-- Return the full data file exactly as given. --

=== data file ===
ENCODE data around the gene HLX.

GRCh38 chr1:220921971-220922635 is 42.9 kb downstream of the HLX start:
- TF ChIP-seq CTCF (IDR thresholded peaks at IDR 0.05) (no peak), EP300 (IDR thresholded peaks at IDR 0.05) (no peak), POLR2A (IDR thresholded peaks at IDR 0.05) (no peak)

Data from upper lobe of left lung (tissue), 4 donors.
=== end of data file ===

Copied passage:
ENCODE data around the gene HLX.

GRCh38 chr1:220921971-220922635 is 42.9 kb downstream of the HLX start:
- TF ChIP-seq CTCF (IDR thresholded peaks at IDR 0.05) (no peak), EP300 (IDR thresholded peaks at IDR 0.05) (no peak), POLR2A (IDR thresholded peaks at IDR 0.05) (no peak)

Data from upper lobe of left lung (tissue), 4 donors.